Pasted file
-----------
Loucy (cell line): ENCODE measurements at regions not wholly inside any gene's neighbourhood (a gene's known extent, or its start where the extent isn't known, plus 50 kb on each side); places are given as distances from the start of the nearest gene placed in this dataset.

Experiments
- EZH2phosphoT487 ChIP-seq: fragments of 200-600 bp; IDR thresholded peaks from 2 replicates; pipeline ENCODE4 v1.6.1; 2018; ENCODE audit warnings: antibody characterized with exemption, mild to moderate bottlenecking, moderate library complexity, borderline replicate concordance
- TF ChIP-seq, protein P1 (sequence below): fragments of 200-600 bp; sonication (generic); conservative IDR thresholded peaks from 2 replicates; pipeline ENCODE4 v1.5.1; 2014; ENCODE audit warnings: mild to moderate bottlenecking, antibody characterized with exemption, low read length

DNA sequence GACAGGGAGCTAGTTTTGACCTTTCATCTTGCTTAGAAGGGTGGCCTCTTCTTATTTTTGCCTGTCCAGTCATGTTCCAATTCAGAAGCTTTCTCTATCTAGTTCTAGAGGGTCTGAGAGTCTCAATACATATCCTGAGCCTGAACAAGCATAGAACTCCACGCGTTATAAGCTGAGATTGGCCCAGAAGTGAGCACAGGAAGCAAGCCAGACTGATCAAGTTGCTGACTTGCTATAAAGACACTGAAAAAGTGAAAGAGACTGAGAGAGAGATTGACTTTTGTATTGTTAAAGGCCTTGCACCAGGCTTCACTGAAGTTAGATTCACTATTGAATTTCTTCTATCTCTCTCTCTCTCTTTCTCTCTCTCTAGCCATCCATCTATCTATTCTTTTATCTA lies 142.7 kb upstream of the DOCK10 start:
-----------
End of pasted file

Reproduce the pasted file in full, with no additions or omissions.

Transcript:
Loucy (cell line): ENCODE measurements at regions not wholly inside any gene's neighbourhood (a gene's known extent, or its start where the extent isn't known, plus 50 kb on each side); places are given as distances from the start of the nearest gene placed in this dataset.

Experiments
- EZH2phosphoT487 ChIP-seq: fragments of 200-600 bp; IDR thresholded peaks from 2 replicates; pipeline ENCODE4 v1.6.1; 2018; ENCODE audit warnings: antibody characterized with exemption, mild to moderate bottlenecking, moderate library complexity, borderline replicate concordance
- TF ChIP-seq, protein P1 (sequence below): fragments of 200-600 bp; sonication (generic); conservative IDR thresholded peaks from 2 replicates; pipeline ENCODE4 v1.5.1; 2014; ENCODE audit warnings: mild to moderate bottlenecking, antibody characterized with exemption, low read length

DNA sequence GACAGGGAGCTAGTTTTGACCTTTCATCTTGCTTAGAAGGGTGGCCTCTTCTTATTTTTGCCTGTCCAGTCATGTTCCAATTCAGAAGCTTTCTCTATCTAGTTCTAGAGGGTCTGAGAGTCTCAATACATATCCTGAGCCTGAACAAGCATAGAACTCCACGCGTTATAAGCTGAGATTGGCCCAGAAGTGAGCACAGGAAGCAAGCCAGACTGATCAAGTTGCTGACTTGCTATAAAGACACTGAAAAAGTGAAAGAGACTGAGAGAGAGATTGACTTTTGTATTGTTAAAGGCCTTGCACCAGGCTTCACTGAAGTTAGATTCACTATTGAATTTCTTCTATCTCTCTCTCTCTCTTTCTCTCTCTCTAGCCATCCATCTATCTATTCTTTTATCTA lies 142.7 kb upstream of the DOCK10 start: